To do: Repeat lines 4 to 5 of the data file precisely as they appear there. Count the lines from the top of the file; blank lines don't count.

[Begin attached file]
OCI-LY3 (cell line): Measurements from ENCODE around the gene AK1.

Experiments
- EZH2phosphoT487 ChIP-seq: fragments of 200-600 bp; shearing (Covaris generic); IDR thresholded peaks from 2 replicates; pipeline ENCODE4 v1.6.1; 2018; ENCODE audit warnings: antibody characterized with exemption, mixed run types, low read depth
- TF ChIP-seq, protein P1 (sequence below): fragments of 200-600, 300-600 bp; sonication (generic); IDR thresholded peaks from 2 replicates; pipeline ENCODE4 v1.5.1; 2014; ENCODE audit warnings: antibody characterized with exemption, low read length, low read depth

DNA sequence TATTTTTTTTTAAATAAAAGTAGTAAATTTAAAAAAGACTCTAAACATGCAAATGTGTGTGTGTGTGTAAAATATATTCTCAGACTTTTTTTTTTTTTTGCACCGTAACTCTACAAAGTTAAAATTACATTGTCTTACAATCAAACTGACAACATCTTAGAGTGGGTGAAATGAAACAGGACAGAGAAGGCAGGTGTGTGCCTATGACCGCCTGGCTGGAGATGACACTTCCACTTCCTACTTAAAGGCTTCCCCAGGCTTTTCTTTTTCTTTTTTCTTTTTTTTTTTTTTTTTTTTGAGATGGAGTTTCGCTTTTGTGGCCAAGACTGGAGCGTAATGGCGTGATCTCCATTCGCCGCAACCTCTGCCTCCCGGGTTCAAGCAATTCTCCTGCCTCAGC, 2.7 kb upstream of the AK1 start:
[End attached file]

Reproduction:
- TF ChIP-seq, protein P1 (sequence below): fragments of 200-600, 300-600 bp; sonication (generic); IDR thresholded peaks from 2 replicates; pipeline ENCODE4 v1.5.1; 2014; ENCODE audit warnings: antibody characterized with exemption, low read length, low read depth

DNA sequence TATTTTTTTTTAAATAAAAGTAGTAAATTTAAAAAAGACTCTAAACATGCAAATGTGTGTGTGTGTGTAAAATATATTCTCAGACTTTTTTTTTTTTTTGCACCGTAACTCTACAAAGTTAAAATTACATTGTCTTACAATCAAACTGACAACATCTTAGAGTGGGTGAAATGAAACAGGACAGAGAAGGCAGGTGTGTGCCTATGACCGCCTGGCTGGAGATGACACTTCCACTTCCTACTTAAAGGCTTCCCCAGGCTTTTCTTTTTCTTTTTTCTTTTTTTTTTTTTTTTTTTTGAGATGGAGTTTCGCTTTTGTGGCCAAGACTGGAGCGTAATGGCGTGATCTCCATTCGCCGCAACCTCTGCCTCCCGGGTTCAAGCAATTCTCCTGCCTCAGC, 2.7 kb upstream of the AK1 start: